FTC Safeguards Rule – Are you ready?  Read on if you want to know how to easily comply with the updated Safeguards Rule 2.0

December 3, 2022

What we know: 

  • Affects all firms providing one or more of these services: CPA, bookkeepers, accountants, tax prepares, financial advisors, car dealerships, and any other firm which handles consumer financial information.  
    example: If your firm only works with businesses, but provides W2 to your customer employees, then you have to comply with the rule. 
  • The deadline to comply is June 9th, 2023 
  • The FTC has substantially strengthened the Safeguards rule with new requirements to increase and improve protection of sensitive consumer information. 
  • To ensure compliance with the requirements, you must take steps now. 

Do I really need to comply?

If you store consumer data (full name, social security number, address, income etc.) chances are you need to comply. Especially if you are familiar with form W-12 

When filling out the W-12 form you attest under point 11 (Data Security Responsibilities) that you have a data security plan in place as well as system security protections. 

It doesn’t matter if you think you’re “too small” or have “anti-virus protection” in place. It also doesn’t matter where you store your customer data (it may help, but it’s not the full solution).  

The FTC doesn’t really care if you have the budget for it either. 

What if I don’t comply?

As much as $43,000 per violation (and possible jailtime). 

We are not lawyers and can’t tell you what to do. It is completely up to you to make this decision. Should you not comply with the Safeguards rule and consumer/customer information is stolen from you, the fines for non-compliance can be as much as $43,000 per violation. You are also risking imprisonment, which is the worst case for non-compliance. 

Can you explain in layman terms what I need to do? 

Of course, that is what we are here for. Let us start. 

  1. Appoint a qualified person 
    You need to appoint a qualified person who will implement and supervise your information security program. It can be someone who works for you or an outside person. No particular degree is required. The person needs to be familiar with your “real-world” know-how of how you store and process information in the business. 
  1. Perform a Risk Assessment* 
    In order to formulate an effective information security program, you need to know what information you have and how/where it is stored. The Risk Assessment should look at both internal and external security factors as well as confidentiality and integrity of customer information.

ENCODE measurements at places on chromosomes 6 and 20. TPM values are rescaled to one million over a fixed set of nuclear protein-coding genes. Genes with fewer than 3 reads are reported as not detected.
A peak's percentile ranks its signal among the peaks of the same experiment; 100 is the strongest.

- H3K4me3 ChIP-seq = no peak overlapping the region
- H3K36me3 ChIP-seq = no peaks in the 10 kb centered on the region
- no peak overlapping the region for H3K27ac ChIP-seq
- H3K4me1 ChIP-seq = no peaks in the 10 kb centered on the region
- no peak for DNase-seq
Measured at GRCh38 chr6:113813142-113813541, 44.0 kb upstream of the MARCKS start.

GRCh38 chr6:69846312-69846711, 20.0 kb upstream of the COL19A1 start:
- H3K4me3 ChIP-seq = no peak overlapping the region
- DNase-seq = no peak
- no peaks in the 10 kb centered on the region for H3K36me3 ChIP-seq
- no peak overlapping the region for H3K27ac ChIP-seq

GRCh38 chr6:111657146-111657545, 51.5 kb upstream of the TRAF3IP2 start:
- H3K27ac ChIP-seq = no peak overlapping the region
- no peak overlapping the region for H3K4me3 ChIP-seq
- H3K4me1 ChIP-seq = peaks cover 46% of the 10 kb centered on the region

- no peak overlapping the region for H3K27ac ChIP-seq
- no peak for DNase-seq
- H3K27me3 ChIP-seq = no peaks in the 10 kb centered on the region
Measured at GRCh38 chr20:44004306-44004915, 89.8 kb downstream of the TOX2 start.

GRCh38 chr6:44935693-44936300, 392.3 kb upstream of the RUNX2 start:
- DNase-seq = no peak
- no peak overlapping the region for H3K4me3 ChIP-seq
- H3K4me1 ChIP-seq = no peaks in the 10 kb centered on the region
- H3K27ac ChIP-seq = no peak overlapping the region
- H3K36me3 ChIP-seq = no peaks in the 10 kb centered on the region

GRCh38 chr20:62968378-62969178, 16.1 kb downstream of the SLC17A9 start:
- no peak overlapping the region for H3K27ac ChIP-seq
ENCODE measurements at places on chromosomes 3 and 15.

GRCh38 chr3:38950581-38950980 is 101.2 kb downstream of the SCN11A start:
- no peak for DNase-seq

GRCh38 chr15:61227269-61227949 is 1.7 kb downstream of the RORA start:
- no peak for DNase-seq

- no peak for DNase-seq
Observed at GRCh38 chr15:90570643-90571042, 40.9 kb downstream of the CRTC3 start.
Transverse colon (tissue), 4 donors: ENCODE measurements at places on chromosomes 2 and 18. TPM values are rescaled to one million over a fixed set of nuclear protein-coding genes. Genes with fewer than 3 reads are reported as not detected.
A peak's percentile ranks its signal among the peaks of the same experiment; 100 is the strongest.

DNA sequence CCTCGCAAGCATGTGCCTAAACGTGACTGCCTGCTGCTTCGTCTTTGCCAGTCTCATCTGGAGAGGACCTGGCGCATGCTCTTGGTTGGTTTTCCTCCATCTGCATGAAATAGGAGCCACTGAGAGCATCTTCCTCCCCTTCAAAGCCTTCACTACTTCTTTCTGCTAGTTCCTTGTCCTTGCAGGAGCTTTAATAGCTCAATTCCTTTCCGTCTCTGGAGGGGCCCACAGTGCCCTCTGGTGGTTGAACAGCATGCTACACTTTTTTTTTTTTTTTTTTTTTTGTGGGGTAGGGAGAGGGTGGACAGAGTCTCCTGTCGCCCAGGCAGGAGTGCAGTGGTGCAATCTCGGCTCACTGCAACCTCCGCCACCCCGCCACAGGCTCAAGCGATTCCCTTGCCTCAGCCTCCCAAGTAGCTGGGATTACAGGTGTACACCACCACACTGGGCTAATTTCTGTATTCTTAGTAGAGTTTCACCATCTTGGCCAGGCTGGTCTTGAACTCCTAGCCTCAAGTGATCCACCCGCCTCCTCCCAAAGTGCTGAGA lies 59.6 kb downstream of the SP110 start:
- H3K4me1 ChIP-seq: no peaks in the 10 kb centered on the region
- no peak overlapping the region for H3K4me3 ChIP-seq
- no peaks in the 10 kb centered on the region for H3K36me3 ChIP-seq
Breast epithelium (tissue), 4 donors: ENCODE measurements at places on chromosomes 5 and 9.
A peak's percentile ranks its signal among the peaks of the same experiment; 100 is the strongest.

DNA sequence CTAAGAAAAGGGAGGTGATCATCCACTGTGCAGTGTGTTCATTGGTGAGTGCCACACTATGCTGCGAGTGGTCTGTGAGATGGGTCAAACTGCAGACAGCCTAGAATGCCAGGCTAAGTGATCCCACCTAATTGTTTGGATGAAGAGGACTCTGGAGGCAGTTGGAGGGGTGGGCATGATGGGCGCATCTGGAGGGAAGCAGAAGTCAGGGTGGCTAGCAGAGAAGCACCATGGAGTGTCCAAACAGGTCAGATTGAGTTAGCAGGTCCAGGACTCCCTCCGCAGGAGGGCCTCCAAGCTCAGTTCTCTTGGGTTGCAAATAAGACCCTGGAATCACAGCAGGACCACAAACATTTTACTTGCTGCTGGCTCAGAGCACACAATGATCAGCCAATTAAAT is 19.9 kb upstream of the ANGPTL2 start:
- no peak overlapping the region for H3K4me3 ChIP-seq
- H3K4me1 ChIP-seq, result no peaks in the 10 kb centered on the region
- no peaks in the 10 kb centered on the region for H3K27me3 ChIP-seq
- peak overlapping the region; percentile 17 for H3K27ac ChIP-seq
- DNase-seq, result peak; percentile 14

If you hold financial information for less than 5,000 (five thousand) consumers, you are not obligated to perform the Risk Assessment. 
  1. The “real deal” – Safeguards to control risks.
    This section is broken down into 8 different parts which are a little technical.
    1. Maintain and regularly review access controls to the data
    2. Periodically conduct inventory of where your data is collected, stored, and transmitted. Keep a record of this discovery
    3. Customer information should be encrypted on your computer systems and while sending it to others (at rest and in transit)
    4. Evaluate the apps you use to store customer data. They must be compliant
    5. Any system that could potentially have customer data (email, file system, cloud storage, etc.) should be protected by Multi Factor Authentication
    6. You should permanently delete customer information after 2 years, unless you have a legitimate or legal need to keep it
    7. Plan for any changes to your information system or computer network. The plan should always include security first.
    8. Keep a log of any user activity when accessing customer data and implement policies and procedures of what to do should you notice unauthorized access of customer data.
  1. Test you safeguard plan regularly 
    This can be achieved either by continuously monitoring your environment or by conducting a 6 monthly penetration testing and vulnerability assessment.  
  1. Train your employees 
    Provide all your employee with continuous security awareness training.  
  1. Monitor your vendors / service providers 
    Any service provider who may have access to your customer data should have the skills and experience to maintain the same level of safeguards as if they were your own employee 
  1. Keep your information security program up to date 
    You should re-evaluate your security program whenever you experience change in your business (replacing employees, changing software vendors, adding staff etc.) 
  1. Have a written incident response (IR) plan* 
    An IR plan is like a written fire drill. This document will outline the steps you need to take should you have a security event. 
    *if you hold financial information for less than 5,000 (five thousand) consumers, you are not obligated to keep an IR plan 
  1. The qualified person (from point 1) should report to your board of directors* 
    Regular reporting, at annually, should be submitted to your board of directors or governing body. If you do not have either of them the report should go to a senior person (usually the owner of the company)  
     

How much is all this going to cost me?  

Each accounting practice is different. To create a solution that fits your business, we need to understand what you have, where you have it and what is the risk within your business. We simply can’t say how much this is going to cost without conducting a Risk Assessment. 

So, what do I do now?  

Schedule a free 15 minutes telephonic assessment with us, where we will cover the basics of what we do and find out whether we are a great fit or not. Even if we are not a good fit, you will learn more about what you need to do to comply. 

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